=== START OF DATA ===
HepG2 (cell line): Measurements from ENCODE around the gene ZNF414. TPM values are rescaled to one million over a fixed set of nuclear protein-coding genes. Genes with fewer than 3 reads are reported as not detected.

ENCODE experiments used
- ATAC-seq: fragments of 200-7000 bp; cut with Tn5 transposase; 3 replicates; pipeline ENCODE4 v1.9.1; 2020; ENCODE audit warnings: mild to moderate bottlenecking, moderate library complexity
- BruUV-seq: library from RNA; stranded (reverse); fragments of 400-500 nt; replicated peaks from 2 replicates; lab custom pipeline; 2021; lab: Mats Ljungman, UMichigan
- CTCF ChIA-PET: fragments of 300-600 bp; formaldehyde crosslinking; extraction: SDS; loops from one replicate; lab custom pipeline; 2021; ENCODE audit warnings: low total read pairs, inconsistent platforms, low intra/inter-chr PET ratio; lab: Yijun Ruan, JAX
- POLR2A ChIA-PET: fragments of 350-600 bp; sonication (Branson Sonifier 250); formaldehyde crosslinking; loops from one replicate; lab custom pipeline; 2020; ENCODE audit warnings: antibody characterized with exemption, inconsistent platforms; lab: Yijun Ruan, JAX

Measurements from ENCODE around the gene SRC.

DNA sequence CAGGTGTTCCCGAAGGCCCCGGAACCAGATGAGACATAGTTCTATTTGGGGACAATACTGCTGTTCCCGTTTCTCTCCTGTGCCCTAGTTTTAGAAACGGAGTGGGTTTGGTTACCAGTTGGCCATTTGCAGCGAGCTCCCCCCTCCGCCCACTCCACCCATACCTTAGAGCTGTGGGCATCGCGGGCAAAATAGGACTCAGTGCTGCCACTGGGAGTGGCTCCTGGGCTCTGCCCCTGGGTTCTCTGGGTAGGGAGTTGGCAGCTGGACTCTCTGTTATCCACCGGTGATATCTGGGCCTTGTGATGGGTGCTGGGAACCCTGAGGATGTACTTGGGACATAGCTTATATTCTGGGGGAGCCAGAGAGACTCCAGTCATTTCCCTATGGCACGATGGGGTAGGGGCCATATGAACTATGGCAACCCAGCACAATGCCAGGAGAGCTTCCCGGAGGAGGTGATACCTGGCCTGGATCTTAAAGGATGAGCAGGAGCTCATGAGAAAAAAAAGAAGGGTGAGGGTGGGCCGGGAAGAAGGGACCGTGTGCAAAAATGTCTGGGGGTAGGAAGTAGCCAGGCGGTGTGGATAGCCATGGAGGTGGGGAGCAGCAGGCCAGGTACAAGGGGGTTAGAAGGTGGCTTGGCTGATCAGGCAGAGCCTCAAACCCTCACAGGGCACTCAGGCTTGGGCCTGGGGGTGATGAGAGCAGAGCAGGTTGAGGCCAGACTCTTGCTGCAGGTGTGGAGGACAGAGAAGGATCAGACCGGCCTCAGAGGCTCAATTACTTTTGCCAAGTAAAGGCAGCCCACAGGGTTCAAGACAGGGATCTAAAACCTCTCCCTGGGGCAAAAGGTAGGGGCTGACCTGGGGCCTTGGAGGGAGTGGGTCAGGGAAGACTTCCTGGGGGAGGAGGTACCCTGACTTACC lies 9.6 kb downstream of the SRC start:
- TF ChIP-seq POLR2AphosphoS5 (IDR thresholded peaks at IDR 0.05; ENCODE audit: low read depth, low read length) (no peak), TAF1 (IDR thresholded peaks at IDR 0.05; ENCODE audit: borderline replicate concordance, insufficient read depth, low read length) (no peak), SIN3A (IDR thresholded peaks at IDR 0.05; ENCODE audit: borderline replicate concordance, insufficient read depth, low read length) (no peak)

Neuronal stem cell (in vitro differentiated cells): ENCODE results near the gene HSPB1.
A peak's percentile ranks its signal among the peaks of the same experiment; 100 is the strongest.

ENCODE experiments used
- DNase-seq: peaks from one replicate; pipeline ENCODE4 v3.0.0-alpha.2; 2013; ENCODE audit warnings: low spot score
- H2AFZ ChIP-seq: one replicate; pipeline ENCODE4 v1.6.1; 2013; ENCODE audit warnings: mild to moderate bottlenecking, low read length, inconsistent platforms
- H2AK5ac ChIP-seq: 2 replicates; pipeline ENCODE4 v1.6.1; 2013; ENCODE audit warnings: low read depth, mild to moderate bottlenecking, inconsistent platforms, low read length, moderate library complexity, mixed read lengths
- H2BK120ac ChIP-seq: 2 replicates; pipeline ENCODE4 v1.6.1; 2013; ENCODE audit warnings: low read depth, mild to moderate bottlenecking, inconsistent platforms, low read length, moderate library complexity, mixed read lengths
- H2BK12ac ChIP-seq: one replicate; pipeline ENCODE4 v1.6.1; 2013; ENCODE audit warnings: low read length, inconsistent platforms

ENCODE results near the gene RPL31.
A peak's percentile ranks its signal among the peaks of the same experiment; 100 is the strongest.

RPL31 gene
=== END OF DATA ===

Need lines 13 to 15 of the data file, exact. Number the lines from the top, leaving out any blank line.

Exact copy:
- DNase-seq: peaks from one replicate; pipeline ENCODE4 v3.0.0-alpha.2; 2013; ENCODE audit warnings: low spot score
- H2AFZ ChIP-seq: one replicate; pipeline ENCODE4 v1.6.1; 2013; ENCODE audit warnings: mild to moderate bottlenecking, low read length, inconsistent platforms
- H2AK5ac ChIP-seq: 2 replicates; pipeline ENCODE4 v1.6.1; 2013; ENCODE audit warnings: low read depth, mild to moderate bottlenecking, inconsistent platforms, low read length, moderate library complexity, mixed read lengths